This week I wrote over at Women’s Agenda about the additional stress that comes with having more than one babe and returning to work. How the delicate art of being present at home and at work stretches out when you are equal or outnumbered to the kids in your home.
It was an interesting piece to reseearch (and just quietly the byline was Sarah Wayland investigates…Im considering buying a uniform or a badge) this year has been a learning curve for me in terms of my career and my sense of identity. During my last stint of full time’ness I worked in an office I managed the majority of the people that sat on my floor. My office was smack bang in the middle of the desks so there was no escape route. I couldnt tunnel out and run into the wilds of Parramatta, I had to physically walk past people and say goodnight. I found the rollercoaster ride of staff management more difficult than the trauma experienced by the people that rang us 24 hours a day. My compassion compass was keenly focussed on the people I knew how to help rather than timesheets, sick leave and general malaise of the public servants that had outstayed their welcome.
My chest would ache as I strode from the car park each morning to the office. I thought it was the weight of my pregnant belly that was dragging me down. When I returned from maternity leave the first morning I walked across that same bridge the ache came back. I was lighter, I’d slept more than a few hours the night before but the feeling of dread still remained. The feeling lifted since I stepped away. Choosing to work full time at home studying and writing (on a scholarship) means I don’t have to walk across any bridges. Helping people out where I can also keeps my skills as fresh as a daisy.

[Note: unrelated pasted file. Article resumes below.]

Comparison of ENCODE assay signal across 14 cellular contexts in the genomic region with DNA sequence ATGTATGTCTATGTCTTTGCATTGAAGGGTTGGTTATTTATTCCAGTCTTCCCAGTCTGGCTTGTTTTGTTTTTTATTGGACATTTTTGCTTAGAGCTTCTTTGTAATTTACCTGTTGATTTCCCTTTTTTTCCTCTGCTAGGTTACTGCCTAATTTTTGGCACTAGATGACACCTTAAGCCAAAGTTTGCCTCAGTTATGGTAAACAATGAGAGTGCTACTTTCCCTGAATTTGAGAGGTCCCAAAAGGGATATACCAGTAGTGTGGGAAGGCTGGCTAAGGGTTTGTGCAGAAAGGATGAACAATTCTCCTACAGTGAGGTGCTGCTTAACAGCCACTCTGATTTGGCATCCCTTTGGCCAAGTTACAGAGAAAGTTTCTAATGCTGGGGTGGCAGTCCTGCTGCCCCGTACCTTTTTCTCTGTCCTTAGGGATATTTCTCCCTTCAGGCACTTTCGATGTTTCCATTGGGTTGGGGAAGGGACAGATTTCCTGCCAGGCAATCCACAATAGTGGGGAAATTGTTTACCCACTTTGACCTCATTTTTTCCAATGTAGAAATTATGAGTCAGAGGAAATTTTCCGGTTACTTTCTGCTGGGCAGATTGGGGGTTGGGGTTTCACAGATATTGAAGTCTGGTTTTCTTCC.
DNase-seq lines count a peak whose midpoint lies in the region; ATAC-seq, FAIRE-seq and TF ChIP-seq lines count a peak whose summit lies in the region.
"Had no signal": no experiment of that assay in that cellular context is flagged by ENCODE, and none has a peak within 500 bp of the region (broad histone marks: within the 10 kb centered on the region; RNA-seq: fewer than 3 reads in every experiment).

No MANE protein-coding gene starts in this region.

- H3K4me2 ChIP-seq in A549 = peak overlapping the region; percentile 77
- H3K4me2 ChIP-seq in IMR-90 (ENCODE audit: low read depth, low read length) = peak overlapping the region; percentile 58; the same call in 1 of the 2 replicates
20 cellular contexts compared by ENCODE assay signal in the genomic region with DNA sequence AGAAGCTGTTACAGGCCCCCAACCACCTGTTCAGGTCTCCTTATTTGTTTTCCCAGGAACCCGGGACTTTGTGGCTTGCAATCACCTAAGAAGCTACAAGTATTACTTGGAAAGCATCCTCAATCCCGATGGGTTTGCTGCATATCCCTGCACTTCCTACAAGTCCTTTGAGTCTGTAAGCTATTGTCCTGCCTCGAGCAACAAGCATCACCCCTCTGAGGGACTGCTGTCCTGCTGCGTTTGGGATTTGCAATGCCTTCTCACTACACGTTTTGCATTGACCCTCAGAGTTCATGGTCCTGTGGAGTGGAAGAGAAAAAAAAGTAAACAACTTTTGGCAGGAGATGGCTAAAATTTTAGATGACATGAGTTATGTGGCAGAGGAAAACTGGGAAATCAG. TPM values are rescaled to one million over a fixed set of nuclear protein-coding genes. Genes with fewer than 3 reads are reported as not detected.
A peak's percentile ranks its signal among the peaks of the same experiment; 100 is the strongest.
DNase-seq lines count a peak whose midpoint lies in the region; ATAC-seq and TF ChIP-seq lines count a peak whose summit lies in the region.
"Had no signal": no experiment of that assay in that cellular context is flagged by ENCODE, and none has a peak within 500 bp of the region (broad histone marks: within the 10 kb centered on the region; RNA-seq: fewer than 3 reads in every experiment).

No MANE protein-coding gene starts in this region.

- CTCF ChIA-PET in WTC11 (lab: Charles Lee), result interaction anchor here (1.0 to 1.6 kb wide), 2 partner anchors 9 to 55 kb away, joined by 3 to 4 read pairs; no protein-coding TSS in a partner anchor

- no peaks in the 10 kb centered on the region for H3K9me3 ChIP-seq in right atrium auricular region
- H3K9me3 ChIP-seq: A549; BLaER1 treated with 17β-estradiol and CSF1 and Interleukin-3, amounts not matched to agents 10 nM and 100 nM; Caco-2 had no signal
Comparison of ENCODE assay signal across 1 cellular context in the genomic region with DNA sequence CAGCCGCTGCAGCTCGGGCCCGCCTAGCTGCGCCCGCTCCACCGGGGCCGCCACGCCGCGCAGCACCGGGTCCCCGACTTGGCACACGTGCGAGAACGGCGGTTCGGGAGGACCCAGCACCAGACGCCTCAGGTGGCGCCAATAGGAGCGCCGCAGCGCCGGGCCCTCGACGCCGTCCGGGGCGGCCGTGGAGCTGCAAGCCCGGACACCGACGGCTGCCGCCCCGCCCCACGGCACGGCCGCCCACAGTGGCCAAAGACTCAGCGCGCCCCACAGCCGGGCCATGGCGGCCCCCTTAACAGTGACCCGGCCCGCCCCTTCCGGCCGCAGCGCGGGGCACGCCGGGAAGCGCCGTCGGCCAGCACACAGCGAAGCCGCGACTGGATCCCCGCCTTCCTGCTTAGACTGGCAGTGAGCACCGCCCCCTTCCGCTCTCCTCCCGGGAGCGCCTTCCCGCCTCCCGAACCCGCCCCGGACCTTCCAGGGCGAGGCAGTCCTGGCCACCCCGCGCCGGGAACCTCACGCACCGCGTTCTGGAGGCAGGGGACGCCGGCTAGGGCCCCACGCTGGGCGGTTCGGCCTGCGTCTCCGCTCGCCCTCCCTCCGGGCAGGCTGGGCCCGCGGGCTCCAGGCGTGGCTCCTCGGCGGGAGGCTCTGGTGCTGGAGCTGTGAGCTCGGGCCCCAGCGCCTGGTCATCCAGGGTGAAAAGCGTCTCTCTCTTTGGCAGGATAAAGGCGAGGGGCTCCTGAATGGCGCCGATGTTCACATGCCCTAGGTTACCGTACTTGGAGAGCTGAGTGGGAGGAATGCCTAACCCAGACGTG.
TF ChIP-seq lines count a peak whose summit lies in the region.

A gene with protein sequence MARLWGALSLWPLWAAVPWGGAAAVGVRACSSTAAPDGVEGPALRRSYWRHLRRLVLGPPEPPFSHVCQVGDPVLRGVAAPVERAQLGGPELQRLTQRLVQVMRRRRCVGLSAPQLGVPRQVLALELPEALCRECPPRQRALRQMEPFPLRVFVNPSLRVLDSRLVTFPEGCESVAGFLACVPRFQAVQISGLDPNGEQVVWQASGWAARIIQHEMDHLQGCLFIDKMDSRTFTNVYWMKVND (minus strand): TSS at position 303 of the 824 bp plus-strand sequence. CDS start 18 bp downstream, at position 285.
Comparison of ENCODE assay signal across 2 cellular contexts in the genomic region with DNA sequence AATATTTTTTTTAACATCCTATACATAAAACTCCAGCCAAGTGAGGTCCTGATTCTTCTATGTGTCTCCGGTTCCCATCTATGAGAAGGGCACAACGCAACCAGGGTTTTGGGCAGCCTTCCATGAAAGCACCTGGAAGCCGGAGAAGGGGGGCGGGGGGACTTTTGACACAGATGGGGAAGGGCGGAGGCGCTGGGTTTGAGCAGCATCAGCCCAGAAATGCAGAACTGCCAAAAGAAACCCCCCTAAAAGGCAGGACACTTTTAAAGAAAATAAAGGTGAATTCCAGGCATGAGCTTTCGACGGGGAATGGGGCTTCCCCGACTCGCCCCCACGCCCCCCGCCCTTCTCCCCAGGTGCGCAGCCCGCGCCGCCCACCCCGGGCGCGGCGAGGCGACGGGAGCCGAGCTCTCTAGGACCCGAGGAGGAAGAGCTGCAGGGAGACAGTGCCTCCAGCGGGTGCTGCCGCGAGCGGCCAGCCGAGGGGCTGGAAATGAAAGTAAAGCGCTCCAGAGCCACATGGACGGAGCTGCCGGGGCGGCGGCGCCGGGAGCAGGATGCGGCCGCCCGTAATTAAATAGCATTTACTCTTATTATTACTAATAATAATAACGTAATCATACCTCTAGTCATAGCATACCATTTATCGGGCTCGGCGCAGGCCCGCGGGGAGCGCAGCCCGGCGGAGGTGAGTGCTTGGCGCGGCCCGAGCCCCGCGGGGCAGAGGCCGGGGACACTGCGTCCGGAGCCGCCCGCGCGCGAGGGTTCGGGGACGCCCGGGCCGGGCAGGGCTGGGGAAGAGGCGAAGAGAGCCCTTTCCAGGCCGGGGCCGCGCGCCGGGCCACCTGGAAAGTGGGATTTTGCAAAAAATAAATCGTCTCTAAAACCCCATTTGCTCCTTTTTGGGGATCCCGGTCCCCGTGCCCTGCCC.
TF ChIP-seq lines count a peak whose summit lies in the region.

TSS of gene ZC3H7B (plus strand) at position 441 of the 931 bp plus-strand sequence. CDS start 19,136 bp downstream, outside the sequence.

I drew a line in the sand with the work thing and now I find myself working out other ways to draw more lines. They have to do with this space here, with wanting to write more but write less about myself. The action of blogging forces you to stop and explore where your life has led you but sometimes it makes you focus on the sadness rather than the goodness. I’m working out a way to cross the bridge and leave the crap behind because, if I’m truly honest, I have much more good stuff than most people. It might not equate to a huge amount of traffic in this wee space but it helps me see the before and the after more clearly.
Will you still come back and visit?